Care Line: (844) HOPE-4-SF | (844) 467-3473 | 8PM - 4AM PDT

      Rekindling hope in the queer community since 1964

      Celebrating Our History of LGBTQA+ Outreach


      Enjoy our Walgreens display at 18th & Castro in the non-profit window, thanks to OurTown SF. The display gives information about our nightly telephone Care Line.

      Every night between 8pm – 4am (PST), our volunteer phone counselors answer calls from all kinds of people. While many callers are people are lonely, distress, or in crisis, other callers simply want someone to listen to their day or connect around matters of the heart.

      Our telephone Care Line is open to everyone, and on any topic. We share this special service. Contact us if you are interested in becoming a trained volunteer and joining us in sacred listening.






      Since 1964, San Francisco Night Ministry has been a friend and ally to the LGBTQA+ community. Many of our own ministers and volunteers are part of the community. Here is a brief timeline of some key events.

      1964 - Bar Ministry

      Night Minister Don Stuart quickly befriends the LGBTQ Tavern Guild. Across the city in the safety of bars’ backrooms, queer bartenders refer queer underage youth & runaways to him for care & counseling, where he reassures them that they are loved & worthy.

      January 1st, 1965 - Historic Drag Ball

      Assistant Night Minister Chuck Lewis & Founding Care Line Coordinator Jo Chadwick support organizing for and attend the New Year’s Ball at California Hall through their work with the Council on Religion & the Homosexual. The first public drag ball in SF, the event is raided by police and leads to police reforms to protect San Francisco’s queer community. Illegal at the time to appear in drag, when the dance was raided, Jo Chadwick smuggles photographic evidence out the door under police eye by hiding film rolls in her bra!

      1970s - Lesbian History

      Phyllis Lyon & Del Martin, SF & national leaders for lesbian rights, continue their friendship & support of the SF Night Ministry.

      1980s - AIDS Ministry

      Night Minister Chuck Lewis visits Bay Area churches to preach inclusion of their gay & lesbian members. He reminds churches that they have gay members, many of whom are dying of AIDS. He confronts the church’s version of “Don’t Ask, Don’t Tell,” & leads churches to engage in hospice care. Rev. Lewis appears photographed in Bay Area newspapers taking an HIV test to destigmatize and normalize HIV testing.

      1990's - Continuing Witness

      The Night Minister Don Fox SF continues to officiate hundreds of memorials for those who have died of AIDS and whose families or communities will not claim their bodies. He also deepens the SF Night Ministry’s connection to the Imperial Court, giving the blessing at the annual Colma Pilgrimage to the Emperor Norton’s grave.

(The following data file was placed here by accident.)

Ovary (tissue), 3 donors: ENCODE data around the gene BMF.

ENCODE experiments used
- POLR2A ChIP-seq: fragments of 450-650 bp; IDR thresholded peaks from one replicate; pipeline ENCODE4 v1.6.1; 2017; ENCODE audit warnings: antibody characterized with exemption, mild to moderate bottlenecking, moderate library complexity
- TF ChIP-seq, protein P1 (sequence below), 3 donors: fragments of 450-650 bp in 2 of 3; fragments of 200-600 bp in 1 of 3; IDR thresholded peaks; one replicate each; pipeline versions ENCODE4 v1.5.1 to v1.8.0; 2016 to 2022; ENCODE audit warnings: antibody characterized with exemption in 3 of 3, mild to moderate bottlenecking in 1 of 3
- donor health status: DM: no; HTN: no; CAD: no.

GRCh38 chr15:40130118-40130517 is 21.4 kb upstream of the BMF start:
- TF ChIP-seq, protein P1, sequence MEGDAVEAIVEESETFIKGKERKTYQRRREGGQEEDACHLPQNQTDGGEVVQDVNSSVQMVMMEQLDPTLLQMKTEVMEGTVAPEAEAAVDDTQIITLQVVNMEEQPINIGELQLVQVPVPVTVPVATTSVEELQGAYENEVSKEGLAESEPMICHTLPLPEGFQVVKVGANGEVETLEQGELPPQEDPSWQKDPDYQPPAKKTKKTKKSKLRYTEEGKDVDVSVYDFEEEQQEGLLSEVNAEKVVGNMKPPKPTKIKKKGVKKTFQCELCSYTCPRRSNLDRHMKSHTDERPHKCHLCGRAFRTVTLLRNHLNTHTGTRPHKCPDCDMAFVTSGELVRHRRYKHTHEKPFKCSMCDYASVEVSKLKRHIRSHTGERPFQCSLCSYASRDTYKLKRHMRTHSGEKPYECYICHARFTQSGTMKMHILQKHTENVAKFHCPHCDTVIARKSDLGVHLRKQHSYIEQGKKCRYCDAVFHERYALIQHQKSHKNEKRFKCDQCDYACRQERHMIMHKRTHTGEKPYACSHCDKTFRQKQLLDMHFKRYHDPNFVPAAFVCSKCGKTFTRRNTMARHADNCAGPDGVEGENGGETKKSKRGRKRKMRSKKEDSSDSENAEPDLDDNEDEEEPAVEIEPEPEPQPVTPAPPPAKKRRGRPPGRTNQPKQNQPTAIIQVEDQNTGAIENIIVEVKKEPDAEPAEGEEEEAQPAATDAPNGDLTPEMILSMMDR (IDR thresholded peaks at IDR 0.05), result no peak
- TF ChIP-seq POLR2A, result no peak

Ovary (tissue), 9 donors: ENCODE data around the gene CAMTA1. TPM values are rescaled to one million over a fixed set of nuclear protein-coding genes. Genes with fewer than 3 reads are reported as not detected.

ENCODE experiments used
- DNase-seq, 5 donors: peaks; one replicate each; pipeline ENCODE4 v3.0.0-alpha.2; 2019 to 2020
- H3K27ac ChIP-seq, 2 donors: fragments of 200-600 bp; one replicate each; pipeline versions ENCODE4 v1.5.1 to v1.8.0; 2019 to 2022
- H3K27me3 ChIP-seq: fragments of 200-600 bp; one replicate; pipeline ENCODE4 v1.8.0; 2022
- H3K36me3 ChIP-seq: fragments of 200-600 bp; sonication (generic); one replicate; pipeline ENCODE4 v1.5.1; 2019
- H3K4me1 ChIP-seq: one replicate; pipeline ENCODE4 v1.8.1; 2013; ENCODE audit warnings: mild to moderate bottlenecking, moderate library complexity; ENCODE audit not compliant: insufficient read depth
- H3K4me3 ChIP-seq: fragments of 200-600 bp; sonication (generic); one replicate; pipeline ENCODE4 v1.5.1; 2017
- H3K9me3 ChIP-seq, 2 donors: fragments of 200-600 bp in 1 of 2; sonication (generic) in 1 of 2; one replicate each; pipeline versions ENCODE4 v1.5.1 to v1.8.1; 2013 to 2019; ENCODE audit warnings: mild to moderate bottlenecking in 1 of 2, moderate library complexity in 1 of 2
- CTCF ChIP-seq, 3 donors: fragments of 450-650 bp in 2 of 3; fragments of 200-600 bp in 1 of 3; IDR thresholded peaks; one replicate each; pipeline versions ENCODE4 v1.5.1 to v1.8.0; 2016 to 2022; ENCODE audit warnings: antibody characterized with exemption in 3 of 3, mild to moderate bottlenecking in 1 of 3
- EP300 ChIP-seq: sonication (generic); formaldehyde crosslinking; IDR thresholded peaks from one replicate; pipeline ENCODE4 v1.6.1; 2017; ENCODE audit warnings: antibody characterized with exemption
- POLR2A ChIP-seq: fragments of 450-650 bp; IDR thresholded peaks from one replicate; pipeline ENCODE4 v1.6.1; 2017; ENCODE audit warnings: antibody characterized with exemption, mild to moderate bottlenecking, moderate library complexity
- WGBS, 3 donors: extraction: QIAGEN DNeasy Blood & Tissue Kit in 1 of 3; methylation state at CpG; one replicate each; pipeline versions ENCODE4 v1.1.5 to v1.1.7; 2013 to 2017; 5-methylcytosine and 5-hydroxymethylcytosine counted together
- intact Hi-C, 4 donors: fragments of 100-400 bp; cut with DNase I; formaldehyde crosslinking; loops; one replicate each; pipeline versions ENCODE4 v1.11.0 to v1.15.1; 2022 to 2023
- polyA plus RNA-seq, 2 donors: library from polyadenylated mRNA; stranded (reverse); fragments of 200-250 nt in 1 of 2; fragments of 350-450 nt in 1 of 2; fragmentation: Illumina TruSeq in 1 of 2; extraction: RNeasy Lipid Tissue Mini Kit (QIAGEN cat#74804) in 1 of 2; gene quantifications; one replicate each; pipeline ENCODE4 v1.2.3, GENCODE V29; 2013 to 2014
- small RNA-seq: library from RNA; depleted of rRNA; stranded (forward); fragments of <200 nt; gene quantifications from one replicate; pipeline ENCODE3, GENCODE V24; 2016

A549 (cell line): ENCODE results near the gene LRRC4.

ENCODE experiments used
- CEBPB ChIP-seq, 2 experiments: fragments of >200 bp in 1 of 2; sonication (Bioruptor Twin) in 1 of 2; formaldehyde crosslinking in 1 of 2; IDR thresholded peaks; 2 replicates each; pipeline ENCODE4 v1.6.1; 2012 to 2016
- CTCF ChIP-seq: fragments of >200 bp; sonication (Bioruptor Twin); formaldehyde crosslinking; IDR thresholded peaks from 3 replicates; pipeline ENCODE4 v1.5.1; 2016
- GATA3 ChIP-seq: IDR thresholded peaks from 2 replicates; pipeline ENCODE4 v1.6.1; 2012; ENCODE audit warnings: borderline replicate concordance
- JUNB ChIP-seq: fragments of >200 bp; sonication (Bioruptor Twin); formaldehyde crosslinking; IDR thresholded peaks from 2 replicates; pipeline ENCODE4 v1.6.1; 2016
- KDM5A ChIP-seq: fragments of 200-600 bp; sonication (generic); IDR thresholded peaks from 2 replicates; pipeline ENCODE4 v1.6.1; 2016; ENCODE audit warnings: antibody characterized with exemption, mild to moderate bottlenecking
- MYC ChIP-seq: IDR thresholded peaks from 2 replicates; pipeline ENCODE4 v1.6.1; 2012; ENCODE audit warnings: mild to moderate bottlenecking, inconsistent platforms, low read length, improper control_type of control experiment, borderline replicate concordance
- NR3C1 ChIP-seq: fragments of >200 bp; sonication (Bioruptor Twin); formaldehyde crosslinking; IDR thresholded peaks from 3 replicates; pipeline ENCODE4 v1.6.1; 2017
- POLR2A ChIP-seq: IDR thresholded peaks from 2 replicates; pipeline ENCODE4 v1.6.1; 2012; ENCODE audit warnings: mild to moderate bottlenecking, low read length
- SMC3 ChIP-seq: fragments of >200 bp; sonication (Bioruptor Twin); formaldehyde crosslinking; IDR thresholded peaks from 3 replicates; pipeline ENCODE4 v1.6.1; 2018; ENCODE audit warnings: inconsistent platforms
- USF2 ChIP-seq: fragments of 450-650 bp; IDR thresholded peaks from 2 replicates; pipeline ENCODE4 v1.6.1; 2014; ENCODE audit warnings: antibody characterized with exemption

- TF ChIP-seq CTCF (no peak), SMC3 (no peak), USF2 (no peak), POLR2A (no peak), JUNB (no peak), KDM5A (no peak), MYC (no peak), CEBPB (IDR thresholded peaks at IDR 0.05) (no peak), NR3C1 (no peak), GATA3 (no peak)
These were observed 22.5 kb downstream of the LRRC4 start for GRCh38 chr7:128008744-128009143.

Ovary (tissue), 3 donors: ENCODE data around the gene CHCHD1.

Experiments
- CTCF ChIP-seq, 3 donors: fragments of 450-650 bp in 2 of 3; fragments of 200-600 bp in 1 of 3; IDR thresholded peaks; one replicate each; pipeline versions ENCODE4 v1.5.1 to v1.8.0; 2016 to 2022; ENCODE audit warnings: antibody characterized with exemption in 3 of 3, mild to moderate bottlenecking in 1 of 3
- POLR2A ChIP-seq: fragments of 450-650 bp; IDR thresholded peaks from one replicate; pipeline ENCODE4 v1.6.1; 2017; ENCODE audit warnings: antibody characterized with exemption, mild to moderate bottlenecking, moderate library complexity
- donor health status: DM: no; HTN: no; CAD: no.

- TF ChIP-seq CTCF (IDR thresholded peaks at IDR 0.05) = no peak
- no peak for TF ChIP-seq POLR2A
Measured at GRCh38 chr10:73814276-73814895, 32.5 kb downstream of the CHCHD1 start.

2000s - Castro Presence

      Assistant Night Minister Diana Wheeler begins a dedicated LGBTQ+ ministry with a focus on the street of the Castro and accompaniment of the drag and Imperial Court communities. Later the ministry becomes Sacred Space.

      2010s - Securing the Legacy

      Night Minister Lyle Beckman, with the help of Don Fox, arranges for Jose Sarria’s funeral service to be held at Grace Cathedral, assuring that the Empress Norton, one SF’s most notable queer leaders receives the honor she’s due.

      Today - Building Hope

      The Night Ministry, through LGBTQ+ Outreach Director, John Brettt, recommits to service in the LGBTQ+ community, focusing on the most vulnerable amongst us. Emerging programs accompany EL/LA for Trans Latinas in the Mission and isolated LGBTQ+ seniors across the city.

      Castro Christmas

      LGBTQ+ Program Manager John Brett shares a recap of Christmas Eve: 

      It’s been nine years since I began to visit the Castro on Christmas Eve. Sometimes I have joined together with ministers and the Sisters of Perpetual Indulgence for midnight or 1 AM caroling after candlelight services. Sometimes the Night Ministry has held an early evening Christmas Eve Interfaith Service in the street, often with a meal and hot cocoa with a special welcome to our unhoused neighbors.

      For the last three years I’ve had the pleasure of carrying the leftover cookies from our street service (generously donated by Hot Cookie) into the bars to engage the merry bands of Christmas revelers in Castro’s gay bars, many of whom have been rejected by their families.

      This year, as Covid continues to threaten, we wondered what we might still do. We decided to continue to offer presence in the streets and to hand-out care packages with socks, warm cookies, and festive & practical sundries to our unhoused neighbors.

      Members of the Episcopal Church of Saint John the Evangelist, The Gubbio Project, and others donated to and prepared the care packages in the days leading up to the event. On Christmas Eve we added the cookies from Hot Cookie—a delight! We had so many donations that a second delegation of Sisters distributed packages along Polk Street, another historic queer corridor of San Francisco.

      We were blessed to share such abundance, connect with folks in the streets, and keep the Christmas Eve tradition of the San Francisco Night Ministry’s presence in the Castro alive—even in these times. Like many of those who participated, may that tradition shine, glittering, like the Christmas star for years to come.


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